Hamilton Ayiera is an impressive personality. He achieved something which seems out of range for most of the young people growing up and living in the Korogocho slum of Nairobi. With his contagious example he proved to many kids how a single person can make a difference even under the most difficult circumstances. Over the last ten years Hamilton Ayiera Nyanga has become a role model for many. Thomas Schwarz had the opportunity to speak with him.
Mr Ayiera, you are the founder of the initiative which is named after you. This was nothing anyone would have predicted when you grew up. Your and your family’s living conditions were anything else but easy.
That’s true. No one would have predicted that when I was a child. Since last year we have our Centre in Korgocho built and – it is working very well. We reach out to more than a thousand young people and / or children who wouldn’t have any chance without us. I’m 35 years old now, and I am proud of what I have achieved so far. But, you can imagine, there is a lot more to do.
You were born here in Korogocho, and you grew up here as well. Korogocho is the third largest slum in Nairobi. How did you grow up?
I was born from a poor family, grew up under very difficult circumstances just like other slum children did and still do. I did not get the opportunity to complete my high school studies due to lack of school fees. It was impossible for my parents to get the money together for it.
So my dream were completely shuttered, I had no option but to turn at the nearby dumping site to scavenge for food and scrap metals and sell them to recyclers. Still today hundreds of children are going to the dumping site and collect „valuables“ they can sell to a dealer. It is very bad for the health of the kids. They inhale all the dirty air which is produced by burning litter and rubbish.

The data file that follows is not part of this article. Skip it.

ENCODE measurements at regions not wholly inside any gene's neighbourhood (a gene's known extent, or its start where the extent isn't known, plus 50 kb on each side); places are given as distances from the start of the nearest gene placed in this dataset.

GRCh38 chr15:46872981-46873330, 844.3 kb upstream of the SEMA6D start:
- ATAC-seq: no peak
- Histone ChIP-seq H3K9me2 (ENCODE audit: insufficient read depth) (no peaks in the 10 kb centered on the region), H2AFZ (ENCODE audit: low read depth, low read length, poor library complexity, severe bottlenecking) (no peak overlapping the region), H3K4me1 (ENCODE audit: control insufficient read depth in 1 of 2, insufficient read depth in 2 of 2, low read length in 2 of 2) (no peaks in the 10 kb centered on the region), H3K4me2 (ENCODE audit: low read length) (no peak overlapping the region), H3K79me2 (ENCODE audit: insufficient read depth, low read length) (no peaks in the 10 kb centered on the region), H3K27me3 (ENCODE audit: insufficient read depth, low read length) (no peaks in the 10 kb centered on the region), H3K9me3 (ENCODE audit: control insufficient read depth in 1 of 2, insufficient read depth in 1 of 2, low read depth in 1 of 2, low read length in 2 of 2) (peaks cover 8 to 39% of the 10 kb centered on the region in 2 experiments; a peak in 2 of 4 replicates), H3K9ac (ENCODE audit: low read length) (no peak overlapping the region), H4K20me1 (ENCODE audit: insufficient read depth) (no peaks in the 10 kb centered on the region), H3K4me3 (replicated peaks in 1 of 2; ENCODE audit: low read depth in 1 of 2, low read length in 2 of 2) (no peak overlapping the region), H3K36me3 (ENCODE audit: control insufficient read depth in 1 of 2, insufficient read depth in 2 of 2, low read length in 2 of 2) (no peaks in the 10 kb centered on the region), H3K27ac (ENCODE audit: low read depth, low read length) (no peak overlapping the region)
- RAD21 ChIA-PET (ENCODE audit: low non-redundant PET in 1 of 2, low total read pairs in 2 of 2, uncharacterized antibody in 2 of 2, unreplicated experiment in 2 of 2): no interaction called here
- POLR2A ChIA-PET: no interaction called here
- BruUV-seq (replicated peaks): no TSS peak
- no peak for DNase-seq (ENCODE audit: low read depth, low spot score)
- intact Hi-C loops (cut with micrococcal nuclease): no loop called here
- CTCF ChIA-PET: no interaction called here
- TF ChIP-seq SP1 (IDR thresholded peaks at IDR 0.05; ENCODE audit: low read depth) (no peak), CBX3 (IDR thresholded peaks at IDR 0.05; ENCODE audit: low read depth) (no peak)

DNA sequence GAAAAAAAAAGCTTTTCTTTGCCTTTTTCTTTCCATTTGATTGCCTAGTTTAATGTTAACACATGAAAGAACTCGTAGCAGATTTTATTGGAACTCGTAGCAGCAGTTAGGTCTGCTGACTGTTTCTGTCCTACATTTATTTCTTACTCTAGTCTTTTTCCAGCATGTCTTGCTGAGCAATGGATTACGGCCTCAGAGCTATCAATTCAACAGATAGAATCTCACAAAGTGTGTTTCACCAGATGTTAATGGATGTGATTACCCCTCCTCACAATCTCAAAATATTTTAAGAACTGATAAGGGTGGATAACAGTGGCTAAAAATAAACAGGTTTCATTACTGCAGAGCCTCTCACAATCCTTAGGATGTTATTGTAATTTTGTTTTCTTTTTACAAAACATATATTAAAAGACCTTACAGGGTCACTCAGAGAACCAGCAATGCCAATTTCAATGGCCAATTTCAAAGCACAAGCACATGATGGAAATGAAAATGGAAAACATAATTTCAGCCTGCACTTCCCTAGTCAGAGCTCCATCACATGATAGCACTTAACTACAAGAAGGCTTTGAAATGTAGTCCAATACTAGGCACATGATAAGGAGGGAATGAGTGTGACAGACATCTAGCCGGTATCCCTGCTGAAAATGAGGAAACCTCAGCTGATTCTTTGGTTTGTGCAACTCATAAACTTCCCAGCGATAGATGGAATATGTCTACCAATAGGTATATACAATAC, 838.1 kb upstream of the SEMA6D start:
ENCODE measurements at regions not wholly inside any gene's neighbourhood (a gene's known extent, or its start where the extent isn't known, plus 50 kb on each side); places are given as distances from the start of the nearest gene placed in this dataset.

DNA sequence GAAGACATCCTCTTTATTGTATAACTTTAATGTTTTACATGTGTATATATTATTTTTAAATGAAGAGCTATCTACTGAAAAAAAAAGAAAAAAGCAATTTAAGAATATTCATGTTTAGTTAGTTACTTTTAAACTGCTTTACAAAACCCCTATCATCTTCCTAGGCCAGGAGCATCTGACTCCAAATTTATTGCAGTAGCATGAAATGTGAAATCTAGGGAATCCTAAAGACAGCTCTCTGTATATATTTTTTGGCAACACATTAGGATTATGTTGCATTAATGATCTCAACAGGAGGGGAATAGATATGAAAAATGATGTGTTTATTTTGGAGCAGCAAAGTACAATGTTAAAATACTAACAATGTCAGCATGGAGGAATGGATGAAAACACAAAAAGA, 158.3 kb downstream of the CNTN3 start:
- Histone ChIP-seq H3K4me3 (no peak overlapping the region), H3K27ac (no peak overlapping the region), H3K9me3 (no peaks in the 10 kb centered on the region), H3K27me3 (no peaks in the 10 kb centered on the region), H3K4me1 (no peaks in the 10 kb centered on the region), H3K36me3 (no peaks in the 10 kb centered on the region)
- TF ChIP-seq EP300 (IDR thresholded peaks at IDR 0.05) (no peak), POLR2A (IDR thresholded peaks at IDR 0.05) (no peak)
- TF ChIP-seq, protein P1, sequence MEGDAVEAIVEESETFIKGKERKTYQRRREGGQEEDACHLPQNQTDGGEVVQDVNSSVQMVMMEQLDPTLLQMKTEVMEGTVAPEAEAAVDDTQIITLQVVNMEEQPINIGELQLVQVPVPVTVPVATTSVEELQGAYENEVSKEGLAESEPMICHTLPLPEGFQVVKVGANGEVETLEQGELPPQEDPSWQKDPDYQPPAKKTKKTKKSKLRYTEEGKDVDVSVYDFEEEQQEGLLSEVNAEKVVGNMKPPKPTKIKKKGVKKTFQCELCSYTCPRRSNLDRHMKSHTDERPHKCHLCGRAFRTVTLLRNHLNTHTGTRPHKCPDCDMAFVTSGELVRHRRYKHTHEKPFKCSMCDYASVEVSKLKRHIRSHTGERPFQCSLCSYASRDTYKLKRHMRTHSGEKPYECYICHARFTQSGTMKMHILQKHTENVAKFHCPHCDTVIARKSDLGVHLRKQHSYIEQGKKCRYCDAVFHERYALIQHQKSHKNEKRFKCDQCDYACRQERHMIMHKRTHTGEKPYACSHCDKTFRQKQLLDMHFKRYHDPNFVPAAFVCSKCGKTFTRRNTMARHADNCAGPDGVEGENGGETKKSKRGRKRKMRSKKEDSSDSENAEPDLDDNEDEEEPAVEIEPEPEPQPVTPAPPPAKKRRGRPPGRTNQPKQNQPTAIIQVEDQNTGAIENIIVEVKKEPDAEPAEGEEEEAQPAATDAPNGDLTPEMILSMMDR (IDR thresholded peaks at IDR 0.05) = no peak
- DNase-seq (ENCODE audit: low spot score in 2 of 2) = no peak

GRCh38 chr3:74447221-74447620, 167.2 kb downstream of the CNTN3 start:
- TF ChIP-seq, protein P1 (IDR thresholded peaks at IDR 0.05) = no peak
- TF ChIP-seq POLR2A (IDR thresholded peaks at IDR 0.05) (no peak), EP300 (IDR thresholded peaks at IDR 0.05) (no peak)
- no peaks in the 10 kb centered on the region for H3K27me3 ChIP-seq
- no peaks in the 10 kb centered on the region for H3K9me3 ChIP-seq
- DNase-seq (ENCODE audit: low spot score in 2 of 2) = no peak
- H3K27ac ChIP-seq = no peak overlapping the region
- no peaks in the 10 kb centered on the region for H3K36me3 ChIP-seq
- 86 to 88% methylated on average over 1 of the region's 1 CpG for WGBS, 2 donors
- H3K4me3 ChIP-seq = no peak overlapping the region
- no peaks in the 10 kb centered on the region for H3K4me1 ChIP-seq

But then, almost out of a sudden, you received the opportunity to go to South Africa. That was in 2006. One of the main reasons was, of course, that you were a very good football player. But the trip has changed your life.
O yes, very much so. I got a life changing opportunity that year. I was selected to represent Kenya in a football tournament named „Homeless World Cup“. This tournament was held in Cape Town, South Africa. It gave homeless people a chance to change their own lives. I cannot sufficiently subscribe what this opportunity meant to me.
But was probably not only the trip as such, I can imagine. It was also the opportunity to getting out of the slum for a couple of days. And, last but not least, it was also the start of your completely new life.
That’s true. When I came back to my community, to the Korogocho slum I had a strong desire to use the power of sports. This is, by the way, what we are still doing today. It means to address social challenges that affect Korogocho slum negatively. That strong wish lead me to start Ayiera Initiative.
This initiative is a community based, charitable and a pure „sports for development“ organisation. Ayiera Initiative uses sports in particular to help young kids to finding a way out of the grunge of their lives. Football, or as we call it „Slum Footie“ is a very well working catalyst. It helps to reach positive social change and development in Korogocho.
My residency is in south Jersey and I’ve been assisting the less fortunate in my home country Kenya supplying used soccer equipment. I get equipment’s from local soccer clubs and its easier since I also do coach soccer to local junior clubs. Your story is as captivating as the numerous soccer clubs emanating from slums across the globe, I’d like to suggest a website where all these organizations are linked to brainstorm on ideas of how to get out of the squalid realms of life. Just an Fyi I solely finance all my projects I’m not affiliated with anyone or any non for profit.